Each January millions across the world start on their New Years resolutions whether it be giving up smoking, cutting down on alcohol or actually using that gym membership you have been paying for but never getting round to using.
This highlights that naturally we will not necessarily do what’s right all year round. It sometimes takes large campaigns or even legislation to encourage people to do things that are right such as recycling or not drink driving. In recent times in the UK we have started implementing charges for plastic bags or fines for not clearing up after your dog to encourage people to do the right thing.
Hence there needs to be something to trigger a will to do what we already know is the right thing to do.
Oil analysis is a classic example of this mentality. It is hugely beneficial for lubricating machinery, can save you tremendous amounts of money or time, and improves reliability. Often the first time potential new customers come to ask about oil analysis is because they have had a huge catastrophic failure and management have concluded this could have been prevented if they had been doing condition monitoring. Likewise another reason is often, “the competition are doing it, so we have to as well”. Both of these reasons are as valid as any trigger and without them most labs would have no customers. However, all of these approaches are reactive responses rather than proactive to prevent problems in the first place.
The difficulty is without a costly failure or loss of sales of your services it is difficult to prove a case for oil analysis as a cost saving. Often it is seen in accounting terms as an additional cost that did not used to be incurred and the proof it was the right decision tends to be in hindsight rather than being seen up front. Likewise when arguing to maintain a well established oil analysis programme as part of your business, when it is working well there is very little down time or costly failures to handle and so the benefit it is providing may be underestimated.
This means it often requires trials of services for a small fleet of equipment or comparisons to not doing oil analysis at all. The problem is these trials tend to be very small for short periods e.g. 5 machines for 2 months, which if only taking monthly sampling is only 10 samples and doesn’t really give a chance for the analysis to prove its case as it is a long term solution rather than a short term fix.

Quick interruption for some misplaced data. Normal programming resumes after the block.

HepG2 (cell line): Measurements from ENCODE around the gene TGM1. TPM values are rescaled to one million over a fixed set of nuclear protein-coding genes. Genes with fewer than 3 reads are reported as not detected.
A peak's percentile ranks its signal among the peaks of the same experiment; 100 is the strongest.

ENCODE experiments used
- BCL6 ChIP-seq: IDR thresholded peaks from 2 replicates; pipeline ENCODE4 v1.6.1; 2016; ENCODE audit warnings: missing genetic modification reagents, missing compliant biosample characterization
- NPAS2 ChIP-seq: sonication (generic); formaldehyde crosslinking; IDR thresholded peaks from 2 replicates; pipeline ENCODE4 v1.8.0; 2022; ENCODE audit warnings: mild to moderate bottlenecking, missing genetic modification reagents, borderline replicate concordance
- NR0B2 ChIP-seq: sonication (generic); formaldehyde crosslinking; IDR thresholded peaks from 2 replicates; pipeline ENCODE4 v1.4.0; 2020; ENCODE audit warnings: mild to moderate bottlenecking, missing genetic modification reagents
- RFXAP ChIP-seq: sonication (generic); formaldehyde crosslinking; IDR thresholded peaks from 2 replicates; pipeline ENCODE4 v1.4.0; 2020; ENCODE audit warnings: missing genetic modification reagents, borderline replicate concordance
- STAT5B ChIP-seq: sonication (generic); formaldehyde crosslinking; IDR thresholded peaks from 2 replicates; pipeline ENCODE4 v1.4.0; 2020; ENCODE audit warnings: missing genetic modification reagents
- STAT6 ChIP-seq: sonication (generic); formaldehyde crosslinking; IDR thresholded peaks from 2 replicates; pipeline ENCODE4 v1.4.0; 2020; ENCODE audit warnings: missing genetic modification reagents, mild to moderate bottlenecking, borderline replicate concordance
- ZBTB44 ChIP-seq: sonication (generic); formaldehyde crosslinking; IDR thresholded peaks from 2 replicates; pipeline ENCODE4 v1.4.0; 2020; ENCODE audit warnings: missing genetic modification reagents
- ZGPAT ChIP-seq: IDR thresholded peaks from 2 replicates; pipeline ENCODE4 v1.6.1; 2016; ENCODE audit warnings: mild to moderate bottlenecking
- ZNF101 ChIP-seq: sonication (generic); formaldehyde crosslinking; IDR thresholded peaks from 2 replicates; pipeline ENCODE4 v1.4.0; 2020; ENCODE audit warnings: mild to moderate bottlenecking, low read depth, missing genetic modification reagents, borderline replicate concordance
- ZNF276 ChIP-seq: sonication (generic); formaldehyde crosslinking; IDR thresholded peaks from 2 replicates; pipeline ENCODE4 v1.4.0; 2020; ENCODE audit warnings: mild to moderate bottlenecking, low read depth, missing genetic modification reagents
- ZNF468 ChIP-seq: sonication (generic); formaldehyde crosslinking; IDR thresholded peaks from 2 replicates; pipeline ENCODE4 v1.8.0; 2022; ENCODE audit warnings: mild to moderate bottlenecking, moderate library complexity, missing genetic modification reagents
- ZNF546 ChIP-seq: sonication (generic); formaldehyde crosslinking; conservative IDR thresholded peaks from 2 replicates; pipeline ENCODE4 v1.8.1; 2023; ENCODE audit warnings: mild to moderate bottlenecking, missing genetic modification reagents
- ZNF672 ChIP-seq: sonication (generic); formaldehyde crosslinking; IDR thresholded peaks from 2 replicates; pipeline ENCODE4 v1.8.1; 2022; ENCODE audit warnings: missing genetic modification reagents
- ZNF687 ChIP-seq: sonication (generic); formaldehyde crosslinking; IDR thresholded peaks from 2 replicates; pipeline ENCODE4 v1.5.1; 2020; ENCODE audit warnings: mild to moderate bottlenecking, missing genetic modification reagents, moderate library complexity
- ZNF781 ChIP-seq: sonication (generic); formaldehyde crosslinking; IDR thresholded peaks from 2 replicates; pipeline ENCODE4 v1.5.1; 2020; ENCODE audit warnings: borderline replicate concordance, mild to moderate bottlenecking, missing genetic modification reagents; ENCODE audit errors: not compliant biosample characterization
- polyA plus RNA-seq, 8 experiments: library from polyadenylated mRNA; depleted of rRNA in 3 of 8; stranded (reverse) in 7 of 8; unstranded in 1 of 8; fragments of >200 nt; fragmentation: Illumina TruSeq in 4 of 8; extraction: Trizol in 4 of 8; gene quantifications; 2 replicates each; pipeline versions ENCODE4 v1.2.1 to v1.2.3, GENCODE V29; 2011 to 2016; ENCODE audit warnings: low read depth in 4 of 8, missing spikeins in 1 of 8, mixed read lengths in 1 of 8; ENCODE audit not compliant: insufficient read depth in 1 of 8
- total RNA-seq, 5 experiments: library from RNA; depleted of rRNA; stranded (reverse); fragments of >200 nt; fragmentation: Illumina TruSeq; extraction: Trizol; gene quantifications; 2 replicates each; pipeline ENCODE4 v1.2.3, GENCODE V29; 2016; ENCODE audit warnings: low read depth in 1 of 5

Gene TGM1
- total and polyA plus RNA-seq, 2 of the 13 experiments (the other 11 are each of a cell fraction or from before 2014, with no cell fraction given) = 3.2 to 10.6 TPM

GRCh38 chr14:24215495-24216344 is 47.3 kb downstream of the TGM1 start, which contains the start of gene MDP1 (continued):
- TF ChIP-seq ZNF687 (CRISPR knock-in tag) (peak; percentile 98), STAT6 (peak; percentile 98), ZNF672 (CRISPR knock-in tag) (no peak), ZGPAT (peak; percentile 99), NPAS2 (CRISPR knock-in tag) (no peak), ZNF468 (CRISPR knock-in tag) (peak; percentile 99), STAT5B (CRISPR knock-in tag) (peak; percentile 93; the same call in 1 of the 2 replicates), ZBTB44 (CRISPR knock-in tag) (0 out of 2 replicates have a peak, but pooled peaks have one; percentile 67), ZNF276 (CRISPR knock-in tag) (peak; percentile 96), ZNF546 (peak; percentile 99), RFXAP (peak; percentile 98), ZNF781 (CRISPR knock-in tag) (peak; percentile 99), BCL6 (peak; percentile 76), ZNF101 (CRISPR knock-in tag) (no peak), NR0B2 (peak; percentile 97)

The other option is case studies, which although popular ways to show the benefits, many clients prefer to be anonymised if the case study highlighted failings in their maintenance practices.
After years at looking at the problem that has plagued the industry as to why do oil analysis when the benefits can only be shown by either stopping or starting oil analysis to see what happens in a years time, the key issue comes down to training. When someone does not understand the concept of oil analysis they will often require far more evidence to buy in to the process and hence often don’t do it in the end.
This is why oil analysis training helps people understand the benefits and hopefully give them the motivation to do what is right.
I started this website to help people understand more about oil analysis, not particularly to grow my lab business but to promote oil analysis worldwide so the whole industry grows and more people benefit from using oil analysis.
Happy new year and why not add oil analysis to your new year resolutions for 2018.